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I maintain a few Python packages. I have a very similar setup.py file for each of them. However, when doing setup.py install, one of my packages gets installed as an egg, while the others get installed as "egg folders", i.e. folders with an extension of "egg".

I couldn't figure out what is the difference between them that causes this different behavior. What can it be?

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(I'm on Windows XP.) –  Ram Rachum May 9 '10 at 17:09

2 Answers 2

up vote 14 down vote accepted

The Internal Structure of Python Eggs, Zip Support Metadata :

If zip-safe exists, it means that the project will work properly when installed as an .egg zipfile, and conversely the existence of not-zip-safe means the project should not be installed as an .egg file [ie. as an .egg directory]. The zip_safe option to setuptools' setup() determines which file will be written. If the option isn't provided, setuptools attempts to make its own assessment of whether the package can work, based on code and content analysis.

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What makes a project zip-safe? Why would you choose one or the other? (I ask as someone packaging a project.) –  Josh Bleecher Snyder Mar 9 '12 at 17:31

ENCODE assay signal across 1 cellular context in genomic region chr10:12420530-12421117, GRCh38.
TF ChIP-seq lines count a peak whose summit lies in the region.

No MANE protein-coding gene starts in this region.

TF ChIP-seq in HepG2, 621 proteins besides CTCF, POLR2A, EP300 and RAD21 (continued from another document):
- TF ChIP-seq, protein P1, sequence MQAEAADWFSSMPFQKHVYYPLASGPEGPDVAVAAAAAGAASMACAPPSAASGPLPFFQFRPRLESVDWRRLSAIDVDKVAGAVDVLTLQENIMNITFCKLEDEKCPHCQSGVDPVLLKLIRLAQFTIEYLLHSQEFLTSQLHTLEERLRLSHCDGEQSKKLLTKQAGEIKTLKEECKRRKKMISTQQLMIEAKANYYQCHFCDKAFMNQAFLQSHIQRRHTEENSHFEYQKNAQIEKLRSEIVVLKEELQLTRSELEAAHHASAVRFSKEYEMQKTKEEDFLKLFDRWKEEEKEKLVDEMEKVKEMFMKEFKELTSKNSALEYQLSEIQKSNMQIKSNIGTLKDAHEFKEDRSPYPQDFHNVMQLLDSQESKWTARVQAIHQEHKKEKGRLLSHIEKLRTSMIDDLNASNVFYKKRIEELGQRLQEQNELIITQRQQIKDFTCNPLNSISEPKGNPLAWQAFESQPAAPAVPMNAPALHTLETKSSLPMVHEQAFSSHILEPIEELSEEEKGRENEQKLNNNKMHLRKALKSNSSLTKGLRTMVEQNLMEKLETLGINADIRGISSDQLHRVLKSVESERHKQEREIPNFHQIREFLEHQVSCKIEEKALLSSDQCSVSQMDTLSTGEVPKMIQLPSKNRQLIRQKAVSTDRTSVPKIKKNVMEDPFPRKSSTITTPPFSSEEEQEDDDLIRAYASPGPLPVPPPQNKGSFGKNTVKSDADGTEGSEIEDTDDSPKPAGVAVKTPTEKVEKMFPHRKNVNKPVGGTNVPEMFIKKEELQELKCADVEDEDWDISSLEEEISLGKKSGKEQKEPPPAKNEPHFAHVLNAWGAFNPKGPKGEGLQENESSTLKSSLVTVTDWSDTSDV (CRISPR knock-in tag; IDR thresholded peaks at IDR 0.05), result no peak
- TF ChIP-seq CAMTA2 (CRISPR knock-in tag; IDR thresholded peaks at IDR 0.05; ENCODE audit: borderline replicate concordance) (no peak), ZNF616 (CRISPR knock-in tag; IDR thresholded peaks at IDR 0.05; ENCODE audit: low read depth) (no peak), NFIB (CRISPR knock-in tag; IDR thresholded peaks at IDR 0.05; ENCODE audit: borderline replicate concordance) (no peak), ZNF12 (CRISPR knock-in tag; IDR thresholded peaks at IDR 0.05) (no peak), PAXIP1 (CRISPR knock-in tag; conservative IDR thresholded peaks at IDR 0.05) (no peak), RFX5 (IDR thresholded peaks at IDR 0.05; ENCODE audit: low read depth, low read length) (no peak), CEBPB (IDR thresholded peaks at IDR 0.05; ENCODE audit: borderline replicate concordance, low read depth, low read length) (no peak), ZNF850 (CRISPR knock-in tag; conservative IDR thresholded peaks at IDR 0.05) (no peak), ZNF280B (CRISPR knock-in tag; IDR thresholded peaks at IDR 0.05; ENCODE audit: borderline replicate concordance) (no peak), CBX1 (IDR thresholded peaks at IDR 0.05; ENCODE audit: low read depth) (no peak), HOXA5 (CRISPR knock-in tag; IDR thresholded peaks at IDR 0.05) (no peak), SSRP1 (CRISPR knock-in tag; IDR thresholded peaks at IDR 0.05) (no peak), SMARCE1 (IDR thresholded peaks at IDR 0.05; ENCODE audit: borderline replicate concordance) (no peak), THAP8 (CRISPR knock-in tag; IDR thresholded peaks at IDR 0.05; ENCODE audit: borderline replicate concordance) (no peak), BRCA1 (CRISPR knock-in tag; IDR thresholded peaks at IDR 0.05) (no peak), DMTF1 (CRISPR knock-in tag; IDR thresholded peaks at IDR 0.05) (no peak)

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From setuptools documentation: peak.telecommunity.com/DevCenter/… –  saffsd Apr 8 '13 at 0:15

A single egg file is in fact a zip archive with a particular directory structure inside. Per the zipimport documentation, only .py, .pyc, and .pyo files can be imported from zip files. So, if the package needs to import other kinds of module resources (like compiled c code; .so files, .pyd files) it won't work as a zip file.

I don't know if this is the only reason that some eggs won't work as zip archives, but I think it is the main reason.

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It's not the main reason. It's not even a correct reason. setuptools adds special loaders to make .so and .pyd files work even with a compressed egg. The other answer is the correct one. –  pjeby May 24 '10 at 16:05

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